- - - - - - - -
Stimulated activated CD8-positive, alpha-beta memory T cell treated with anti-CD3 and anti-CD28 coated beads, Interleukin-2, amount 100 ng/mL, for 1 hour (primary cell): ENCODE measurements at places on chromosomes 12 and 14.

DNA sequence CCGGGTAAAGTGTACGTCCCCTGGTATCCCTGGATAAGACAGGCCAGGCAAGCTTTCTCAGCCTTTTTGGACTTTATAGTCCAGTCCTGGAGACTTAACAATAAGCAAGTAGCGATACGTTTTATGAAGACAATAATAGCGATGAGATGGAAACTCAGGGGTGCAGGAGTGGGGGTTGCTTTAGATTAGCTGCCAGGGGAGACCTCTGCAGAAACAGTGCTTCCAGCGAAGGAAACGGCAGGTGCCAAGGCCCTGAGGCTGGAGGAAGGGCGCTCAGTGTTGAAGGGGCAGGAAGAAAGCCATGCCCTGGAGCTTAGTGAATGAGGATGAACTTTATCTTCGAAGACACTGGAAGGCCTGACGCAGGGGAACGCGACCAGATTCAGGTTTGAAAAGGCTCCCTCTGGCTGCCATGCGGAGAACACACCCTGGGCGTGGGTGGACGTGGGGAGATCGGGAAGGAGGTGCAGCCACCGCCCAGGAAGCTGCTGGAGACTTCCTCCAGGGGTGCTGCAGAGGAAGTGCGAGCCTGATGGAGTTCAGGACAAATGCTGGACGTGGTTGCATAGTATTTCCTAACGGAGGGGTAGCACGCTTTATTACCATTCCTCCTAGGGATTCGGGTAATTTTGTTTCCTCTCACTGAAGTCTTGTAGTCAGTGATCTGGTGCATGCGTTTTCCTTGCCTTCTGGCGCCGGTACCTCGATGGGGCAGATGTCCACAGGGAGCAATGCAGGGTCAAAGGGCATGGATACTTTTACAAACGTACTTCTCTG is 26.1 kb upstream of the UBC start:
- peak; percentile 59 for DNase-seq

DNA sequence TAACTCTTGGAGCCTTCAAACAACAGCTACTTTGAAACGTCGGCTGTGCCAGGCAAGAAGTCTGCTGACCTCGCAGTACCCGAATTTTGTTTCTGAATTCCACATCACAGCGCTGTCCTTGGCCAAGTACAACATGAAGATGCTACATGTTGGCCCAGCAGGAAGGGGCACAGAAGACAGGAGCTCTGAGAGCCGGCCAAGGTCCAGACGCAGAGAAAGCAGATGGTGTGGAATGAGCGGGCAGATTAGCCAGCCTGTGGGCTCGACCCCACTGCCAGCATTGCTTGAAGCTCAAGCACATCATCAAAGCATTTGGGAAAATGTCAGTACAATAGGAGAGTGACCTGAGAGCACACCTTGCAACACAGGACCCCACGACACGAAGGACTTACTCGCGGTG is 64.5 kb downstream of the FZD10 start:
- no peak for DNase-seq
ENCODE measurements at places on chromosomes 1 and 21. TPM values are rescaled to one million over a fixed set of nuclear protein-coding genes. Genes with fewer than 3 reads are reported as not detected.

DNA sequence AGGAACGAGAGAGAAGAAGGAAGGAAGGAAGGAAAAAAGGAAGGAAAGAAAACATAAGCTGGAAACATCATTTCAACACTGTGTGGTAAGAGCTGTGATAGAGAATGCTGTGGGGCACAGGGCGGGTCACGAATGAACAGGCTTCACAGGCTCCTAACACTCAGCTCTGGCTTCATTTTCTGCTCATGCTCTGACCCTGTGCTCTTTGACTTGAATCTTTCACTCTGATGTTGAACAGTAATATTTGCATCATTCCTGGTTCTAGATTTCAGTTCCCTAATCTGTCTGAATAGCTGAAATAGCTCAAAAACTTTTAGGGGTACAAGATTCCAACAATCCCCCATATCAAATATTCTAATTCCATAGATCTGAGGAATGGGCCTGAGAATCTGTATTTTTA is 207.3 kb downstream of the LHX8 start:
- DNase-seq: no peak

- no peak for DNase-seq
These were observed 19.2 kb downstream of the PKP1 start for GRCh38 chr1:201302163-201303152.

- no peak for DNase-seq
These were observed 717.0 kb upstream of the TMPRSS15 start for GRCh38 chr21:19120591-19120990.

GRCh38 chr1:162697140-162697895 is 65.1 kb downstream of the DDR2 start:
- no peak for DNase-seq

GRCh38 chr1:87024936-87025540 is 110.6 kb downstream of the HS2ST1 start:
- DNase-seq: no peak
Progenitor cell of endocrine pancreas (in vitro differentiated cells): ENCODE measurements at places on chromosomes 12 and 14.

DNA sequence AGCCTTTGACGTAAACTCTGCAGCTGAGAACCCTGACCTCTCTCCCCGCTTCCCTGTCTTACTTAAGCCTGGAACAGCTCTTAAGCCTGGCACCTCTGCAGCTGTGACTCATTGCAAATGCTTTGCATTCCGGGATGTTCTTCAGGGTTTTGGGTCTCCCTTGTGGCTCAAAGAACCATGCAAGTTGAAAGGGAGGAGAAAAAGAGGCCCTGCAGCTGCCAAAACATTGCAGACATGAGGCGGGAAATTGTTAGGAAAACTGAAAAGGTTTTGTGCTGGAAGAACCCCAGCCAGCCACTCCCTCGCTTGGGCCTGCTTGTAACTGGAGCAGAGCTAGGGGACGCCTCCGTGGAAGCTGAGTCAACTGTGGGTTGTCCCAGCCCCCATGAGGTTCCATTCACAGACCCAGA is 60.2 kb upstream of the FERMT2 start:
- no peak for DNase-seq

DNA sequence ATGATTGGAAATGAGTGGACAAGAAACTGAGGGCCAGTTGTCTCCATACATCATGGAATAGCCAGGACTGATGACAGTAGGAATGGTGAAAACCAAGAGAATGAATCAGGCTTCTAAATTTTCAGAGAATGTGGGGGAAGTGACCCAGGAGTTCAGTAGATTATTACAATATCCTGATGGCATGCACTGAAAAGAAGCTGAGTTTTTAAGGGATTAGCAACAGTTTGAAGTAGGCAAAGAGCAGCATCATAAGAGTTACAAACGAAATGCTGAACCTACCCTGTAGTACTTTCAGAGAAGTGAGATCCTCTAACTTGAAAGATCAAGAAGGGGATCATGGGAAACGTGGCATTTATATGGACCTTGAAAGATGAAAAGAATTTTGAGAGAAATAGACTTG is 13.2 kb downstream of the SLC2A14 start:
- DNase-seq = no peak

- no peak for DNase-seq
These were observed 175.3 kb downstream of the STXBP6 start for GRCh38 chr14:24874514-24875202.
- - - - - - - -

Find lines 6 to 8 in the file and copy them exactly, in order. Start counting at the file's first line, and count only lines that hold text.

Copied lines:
ENCODE measurements at places on chromosomes 1 and 21. TPM values are rescaled to one million over a fixed set of nuclear protein-coding genes. Genes with fewer than 3 reads are reported as not detected.

DNA sequence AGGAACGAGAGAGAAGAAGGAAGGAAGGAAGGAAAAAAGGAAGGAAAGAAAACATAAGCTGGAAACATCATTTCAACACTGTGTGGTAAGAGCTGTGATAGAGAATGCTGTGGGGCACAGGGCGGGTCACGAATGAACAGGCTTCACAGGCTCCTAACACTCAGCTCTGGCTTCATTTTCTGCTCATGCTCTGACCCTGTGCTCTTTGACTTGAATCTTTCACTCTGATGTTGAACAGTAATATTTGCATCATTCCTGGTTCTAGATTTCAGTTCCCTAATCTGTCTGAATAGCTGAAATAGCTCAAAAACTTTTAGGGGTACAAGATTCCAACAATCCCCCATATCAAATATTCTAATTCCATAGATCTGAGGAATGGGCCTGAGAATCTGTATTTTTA is 207.3 kb downstream of the LHX8 start:
- DNase-seq: no peak